With the “one against them and they will fall” Mellotron funereal process of “Shooter”, how did you develop this narrative?

I wrote the song in 2006, I remember there were a lot of ‘Army of One’ ads for the military. It always seemed like an odd slogan to me, cause one is the loneliest number, you know? I tried to take that same triumphant slogan and make it as scary to the listener as it sounded to me. In my song, it sounds like you’re in the head of a rogue madman killer but at the time it maybe was more clear that it was an almost unbearably cheesy political commentary.

Is it deconstructing the track too much to ask if it is a commentary on the psyches of today's gun culture? Is this too soon or not soon enough in the face of current events, and dialogues?

I think the song will always make sense in some way to a single person or a nation as a whole. Just “you vs them”. The gun sound effects I think are sort of a coincidence in that it relates to current topics. The guns are meant to be double entendre, both frightening and heroic.

You like to play around with conventions of criminals, public utility curated beautiful parks of plastic and from the perfect plastic lives gone wrong within the marital paradigm on ,”Husband”, where the anger escalates from the song's opening of: “Oh Saturday night on town with my wife, we're walking around, talking about things and arguing, about money and petty things, I don't care about those”. What draws your interest to these modern day conventions and how do you work within it as much as you move the cinematic and narrative lens zoomed outward to a larger picture?

That’s the hardest question to answer ever. Trying to explain what songs are about is hard, or why they were written. I don’t think anyone ever approaches a song too literally, I generally try to discover the song by messing around. But I’ll try my best to explain…I think I was trying to make songs that I’d call classic, or timeless in content, not necessarily in production. At the time I just wanted to try and write the most relatable songs I could. I was really into Joseph Campbell when I wrote some of these and I guess I was trying to illustrate some kind of journey. I think all of the songs have an apparent, or not, humor to them. All of the songs have a weird irony without being blatant about it. I think its all just me having a laugh at stuff. Except “Beautiful Park”, which is one of the first songs I ever wrote, it’s the only personal experience related song on the record. It’s about feeling like I was going to see my dad’s ghost and all the places I imagined his spirit to be.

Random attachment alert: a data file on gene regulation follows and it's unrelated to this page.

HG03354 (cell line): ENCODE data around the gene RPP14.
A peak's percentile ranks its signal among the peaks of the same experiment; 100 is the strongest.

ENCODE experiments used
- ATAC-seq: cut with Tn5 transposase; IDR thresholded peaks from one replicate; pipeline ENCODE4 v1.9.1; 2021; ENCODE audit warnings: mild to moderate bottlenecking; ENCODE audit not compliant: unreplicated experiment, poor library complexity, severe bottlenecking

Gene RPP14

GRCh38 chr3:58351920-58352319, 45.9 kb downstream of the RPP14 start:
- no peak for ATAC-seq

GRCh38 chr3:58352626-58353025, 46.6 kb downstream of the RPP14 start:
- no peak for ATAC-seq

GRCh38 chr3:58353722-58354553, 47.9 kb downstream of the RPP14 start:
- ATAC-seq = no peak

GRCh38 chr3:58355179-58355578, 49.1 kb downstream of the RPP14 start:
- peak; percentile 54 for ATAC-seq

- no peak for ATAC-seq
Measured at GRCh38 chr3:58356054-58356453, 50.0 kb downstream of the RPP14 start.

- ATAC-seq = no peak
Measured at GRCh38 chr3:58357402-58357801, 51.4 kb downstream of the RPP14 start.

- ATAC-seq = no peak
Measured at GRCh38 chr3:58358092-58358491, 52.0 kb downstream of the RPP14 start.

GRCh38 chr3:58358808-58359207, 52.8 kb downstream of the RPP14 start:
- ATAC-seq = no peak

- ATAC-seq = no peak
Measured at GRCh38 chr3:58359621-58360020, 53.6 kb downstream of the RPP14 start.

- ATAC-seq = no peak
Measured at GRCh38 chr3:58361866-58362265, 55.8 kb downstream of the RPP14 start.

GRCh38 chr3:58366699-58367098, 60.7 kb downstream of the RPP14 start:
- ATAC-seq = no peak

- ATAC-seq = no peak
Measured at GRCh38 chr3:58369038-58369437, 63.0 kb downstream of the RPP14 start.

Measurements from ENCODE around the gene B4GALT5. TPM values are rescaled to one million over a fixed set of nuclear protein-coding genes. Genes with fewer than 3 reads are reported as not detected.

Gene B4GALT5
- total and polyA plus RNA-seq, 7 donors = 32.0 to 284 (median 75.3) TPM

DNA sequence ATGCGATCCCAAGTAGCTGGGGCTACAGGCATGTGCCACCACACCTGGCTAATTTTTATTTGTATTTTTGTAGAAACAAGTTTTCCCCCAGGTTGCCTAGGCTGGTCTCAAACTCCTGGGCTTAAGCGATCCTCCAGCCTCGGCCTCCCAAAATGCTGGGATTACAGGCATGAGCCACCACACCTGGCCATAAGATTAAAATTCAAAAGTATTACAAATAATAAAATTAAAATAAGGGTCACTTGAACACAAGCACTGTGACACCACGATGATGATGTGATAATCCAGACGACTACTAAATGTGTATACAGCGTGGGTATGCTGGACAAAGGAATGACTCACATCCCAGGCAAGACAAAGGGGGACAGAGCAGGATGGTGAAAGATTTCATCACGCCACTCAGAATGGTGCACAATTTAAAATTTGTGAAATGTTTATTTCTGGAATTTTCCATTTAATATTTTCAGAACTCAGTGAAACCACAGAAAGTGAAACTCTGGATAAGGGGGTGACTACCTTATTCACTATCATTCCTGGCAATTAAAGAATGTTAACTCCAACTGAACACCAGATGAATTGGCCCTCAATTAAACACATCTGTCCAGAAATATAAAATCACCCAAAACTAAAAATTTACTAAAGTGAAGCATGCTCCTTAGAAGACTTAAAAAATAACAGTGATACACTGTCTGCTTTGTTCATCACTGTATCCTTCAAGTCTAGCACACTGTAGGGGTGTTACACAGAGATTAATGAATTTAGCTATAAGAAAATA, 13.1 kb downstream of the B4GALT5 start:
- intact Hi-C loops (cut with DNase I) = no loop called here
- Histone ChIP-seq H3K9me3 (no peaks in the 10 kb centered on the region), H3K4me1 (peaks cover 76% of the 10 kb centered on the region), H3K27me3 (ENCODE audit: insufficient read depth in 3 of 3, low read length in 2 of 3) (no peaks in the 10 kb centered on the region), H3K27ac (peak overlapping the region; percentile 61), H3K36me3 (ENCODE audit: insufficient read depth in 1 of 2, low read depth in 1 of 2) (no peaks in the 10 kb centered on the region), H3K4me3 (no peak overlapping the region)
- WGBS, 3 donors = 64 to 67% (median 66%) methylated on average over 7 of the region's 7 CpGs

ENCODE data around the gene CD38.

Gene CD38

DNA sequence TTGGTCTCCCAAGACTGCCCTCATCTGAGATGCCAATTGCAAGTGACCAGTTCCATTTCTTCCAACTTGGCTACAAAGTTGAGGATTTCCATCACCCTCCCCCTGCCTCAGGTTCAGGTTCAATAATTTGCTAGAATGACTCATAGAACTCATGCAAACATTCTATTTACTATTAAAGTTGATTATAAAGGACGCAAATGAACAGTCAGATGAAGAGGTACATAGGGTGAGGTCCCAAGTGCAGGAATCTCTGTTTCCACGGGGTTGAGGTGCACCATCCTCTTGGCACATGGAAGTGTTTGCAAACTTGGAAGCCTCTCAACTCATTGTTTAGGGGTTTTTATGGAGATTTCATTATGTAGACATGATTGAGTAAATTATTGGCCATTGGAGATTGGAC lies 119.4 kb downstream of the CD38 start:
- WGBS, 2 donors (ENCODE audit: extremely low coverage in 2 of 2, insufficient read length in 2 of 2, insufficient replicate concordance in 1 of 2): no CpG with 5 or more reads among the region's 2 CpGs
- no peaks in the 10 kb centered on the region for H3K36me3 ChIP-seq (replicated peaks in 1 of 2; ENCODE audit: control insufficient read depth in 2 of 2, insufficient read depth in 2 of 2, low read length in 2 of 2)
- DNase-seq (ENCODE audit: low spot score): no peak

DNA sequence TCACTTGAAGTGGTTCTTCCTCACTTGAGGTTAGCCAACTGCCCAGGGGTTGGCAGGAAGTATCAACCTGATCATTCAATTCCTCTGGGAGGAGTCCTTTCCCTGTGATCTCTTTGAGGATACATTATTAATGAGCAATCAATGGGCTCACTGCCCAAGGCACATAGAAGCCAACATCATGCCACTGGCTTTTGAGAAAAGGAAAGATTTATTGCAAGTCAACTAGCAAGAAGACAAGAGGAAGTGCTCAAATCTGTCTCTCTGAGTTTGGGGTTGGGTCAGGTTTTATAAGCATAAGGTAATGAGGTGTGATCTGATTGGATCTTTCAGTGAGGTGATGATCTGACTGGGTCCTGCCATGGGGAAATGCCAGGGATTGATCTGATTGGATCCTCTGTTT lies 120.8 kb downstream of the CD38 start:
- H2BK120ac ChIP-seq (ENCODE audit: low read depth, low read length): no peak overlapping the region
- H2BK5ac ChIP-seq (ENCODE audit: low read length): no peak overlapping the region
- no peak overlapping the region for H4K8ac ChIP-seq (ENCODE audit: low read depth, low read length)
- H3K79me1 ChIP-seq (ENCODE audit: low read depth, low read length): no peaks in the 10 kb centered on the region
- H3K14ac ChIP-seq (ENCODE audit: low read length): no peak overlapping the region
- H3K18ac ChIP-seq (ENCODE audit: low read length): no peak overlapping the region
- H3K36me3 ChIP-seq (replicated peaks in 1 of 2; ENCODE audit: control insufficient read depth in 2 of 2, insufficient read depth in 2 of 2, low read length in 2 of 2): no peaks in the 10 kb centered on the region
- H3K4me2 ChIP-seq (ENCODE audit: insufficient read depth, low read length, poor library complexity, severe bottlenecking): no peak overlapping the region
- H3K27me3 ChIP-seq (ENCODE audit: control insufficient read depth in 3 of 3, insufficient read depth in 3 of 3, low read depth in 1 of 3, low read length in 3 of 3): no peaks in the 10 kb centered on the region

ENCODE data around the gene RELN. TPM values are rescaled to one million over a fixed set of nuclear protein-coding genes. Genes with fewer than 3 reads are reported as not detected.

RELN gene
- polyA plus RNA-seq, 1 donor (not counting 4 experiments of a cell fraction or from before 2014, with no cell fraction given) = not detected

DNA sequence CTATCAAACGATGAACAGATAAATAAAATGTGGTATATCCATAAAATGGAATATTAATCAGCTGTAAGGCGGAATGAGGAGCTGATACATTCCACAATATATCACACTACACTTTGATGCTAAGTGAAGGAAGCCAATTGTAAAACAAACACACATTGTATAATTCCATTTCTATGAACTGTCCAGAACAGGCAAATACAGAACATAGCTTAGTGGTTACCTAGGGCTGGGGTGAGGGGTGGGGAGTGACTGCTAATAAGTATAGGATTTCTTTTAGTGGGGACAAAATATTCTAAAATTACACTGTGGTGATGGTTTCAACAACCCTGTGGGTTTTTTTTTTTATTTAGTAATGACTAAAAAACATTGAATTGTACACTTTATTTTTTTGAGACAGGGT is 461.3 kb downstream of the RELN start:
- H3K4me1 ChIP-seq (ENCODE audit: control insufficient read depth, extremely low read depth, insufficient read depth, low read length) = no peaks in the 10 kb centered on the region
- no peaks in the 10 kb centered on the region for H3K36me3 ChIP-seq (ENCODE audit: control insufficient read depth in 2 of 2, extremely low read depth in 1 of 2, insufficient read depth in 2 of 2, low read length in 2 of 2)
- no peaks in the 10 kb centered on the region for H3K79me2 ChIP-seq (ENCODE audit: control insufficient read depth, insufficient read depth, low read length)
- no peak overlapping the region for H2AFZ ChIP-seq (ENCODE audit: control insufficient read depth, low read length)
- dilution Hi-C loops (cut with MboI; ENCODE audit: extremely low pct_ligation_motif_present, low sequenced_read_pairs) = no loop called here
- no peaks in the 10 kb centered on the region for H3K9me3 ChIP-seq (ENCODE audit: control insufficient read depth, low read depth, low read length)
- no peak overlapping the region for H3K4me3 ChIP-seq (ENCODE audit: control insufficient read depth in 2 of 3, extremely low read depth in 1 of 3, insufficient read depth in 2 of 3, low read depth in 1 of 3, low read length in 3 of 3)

Where did the title The Phoney develop, and is The Phoney a question of finding a meaning within the day to day drudgery of duplicitous existences and lives, the paradoxes of acting like someone we are not, etc?

I needed a good title. Also I feel like the whole thing is so phony, which is the point of it I guess. It’s me having a laugh and a go at music. I’ve always felt like music conventions are so weird. Like how songs need to be a certain way for them to be considered songs. I felt like I needed to make some proper songs but I have no idea why, thus they are phony. Like, why would I feel the need to spend so much time on making songs? But why does anyone do anything. Music is just weird to me. But you know, it doesn’t mean I don’t have strong feelings about music, like serious feelings. Music makes me feel weird or happy sometimes. But generally, I’m excited by the stories in songs.

The closer “11” is a big orchestral bit in barely a minute's time and is one of the most, if not the most uplifting song on the album. “You got time, to pick up the world, put it on your shoulder, and carry it up a hill” . Within the sisyphean metaphor of carrying your statue of accomplishment up the hill, how do you reconcile that with the omnipotent atlas imagery and sweeping finale arrangement?

I feel like this whole song is just another exercise in this contradictory writing style that makes up the record. I feel like this is just another song about arrogance. Like you can carry heavy burdens, try to control things and continually suffer for no good reason. At best, you’ll be a statue in a park that bums piss on. Just put it down, the world doesn’t need carrying.

Rollin Hunt's The Phoney is available now from Moniker Records.